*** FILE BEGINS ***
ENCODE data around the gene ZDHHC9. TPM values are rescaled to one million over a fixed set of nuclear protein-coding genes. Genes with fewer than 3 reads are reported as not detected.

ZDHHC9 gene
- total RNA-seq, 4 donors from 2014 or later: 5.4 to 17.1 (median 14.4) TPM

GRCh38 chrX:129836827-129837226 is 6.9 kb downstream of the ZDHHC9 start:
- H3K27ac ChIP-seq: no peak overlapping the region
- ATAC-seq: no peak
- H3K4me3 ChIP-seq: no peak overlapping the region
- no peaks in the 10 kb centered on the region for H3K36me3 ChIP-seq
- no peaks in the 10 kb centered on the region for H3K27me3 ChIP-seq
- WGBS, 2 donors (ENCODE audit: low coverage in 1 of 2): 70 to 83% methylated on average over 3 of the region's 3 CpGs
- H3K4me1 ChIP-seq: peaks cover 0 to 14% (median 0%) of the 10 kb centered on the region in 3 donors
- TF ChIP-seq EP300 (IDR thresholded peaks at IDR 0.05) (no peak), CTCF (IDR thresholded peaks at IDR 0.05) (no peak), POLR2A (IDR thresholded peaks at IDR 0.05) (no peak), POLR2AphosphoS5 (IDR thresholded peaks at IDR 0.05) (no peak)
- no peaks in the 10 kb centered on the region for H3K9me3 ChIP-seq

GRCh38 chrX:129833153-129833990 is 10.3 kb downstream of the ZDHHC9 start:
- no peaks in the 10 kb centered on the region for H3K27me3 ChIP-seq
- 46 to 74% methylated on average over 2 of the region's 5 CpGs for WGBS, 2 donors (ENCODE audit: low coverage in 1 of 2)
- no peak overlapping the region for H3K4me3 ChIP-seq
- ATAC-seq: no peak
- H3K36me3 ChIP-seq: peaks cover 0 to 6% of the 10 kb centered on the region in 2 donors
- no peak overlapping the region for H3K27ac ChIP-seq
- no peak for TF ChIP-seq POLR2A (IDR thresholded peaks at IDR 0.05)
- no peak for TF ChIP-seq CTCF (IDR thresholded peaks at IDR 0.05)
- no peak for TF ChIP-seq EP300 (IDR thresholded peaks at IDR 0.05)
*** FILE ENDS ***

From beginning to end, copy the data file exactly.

ENCODE data around the gene ZDHHC9. TPM values are rescaled to one million over a fixed set of nuclear protein-coding genes. Genes with fewer than 3 reads are reported as not detected.

ZDHHC9 gene
- total RNA-seq, 4 donors from 2014 or later: 5.4 to 17.1 (median 14.4) TPM

GRCh38 chrX:129836827-129837226 is 6.9 kb downstream of the ZDHHC9 start:
- H3K27ac ChIP-seq: no peak overlapping the region
- ATAC-seq: no peak
- H3K4me3 ChIP-seq: no peak overlapping the region
- no peaks in the 10 kb centered on the region for H3K36me3 ChIP-seq
- no peaks in the 10 kb centered on the region for H3K27me3 ChIP-seq
- WGBS, 2 donors (ENCODE audit: low coverage in 1 of 2): 70 to 83% methylated on average over 3 of the region's 3 CpGs
- H3K4me1 ChIP-seq: peaks cover 0 to 14% (median 0%) of the 10 kb centered on the region in 3 donors
- TF ChIP-seq EP300 (IDR thresholded peaks at IDR 0.05) (no peak), CTCF (IDR thresholded peaks at IDR 0.05) (no peak), POLR2A (IDR thresholded peaks at IDR 0.05) (no peak), POLR2AphosphoS5 (IDR thresholded peaks at IDR 0.05) (no peak)
- no peaks in the 10 kb centered on the region for H3K9me3 ChIP-seq

GRCh38 chrX:129833153-129833990 is 10.3 kb downstream of the ZDHHC9 start:
- no peaks in the 10 kb centered on the region for H3K27me3 ChIP-seq
- 46 to 74% methylated on average over 2 of the region's 5 CpGs for WGBS, 2 donors (ENCODE audit: low coverage in 1 of 2)
- no peak overlapping the region for H3K4me3 ChIP-seq
- ATAC-seq: no peak
- H3K36me3 ChIP-seq: peaks cover 0 to 6% of the 10 kb centered on the region in 2 donors
- no peak overlapping the region for H3K27ac ChIP-seq
- no peak for TF ChIP-seq POLR2A (IDR thresholded peaks at IDR 0.05)
- no peak for TF ChIP-seq CTCF (IDR thresholded peaks at IDR 0.05)
- no peak for TF ChIP-seq EP300 (IDR thresholded peaks at IDR 0.05)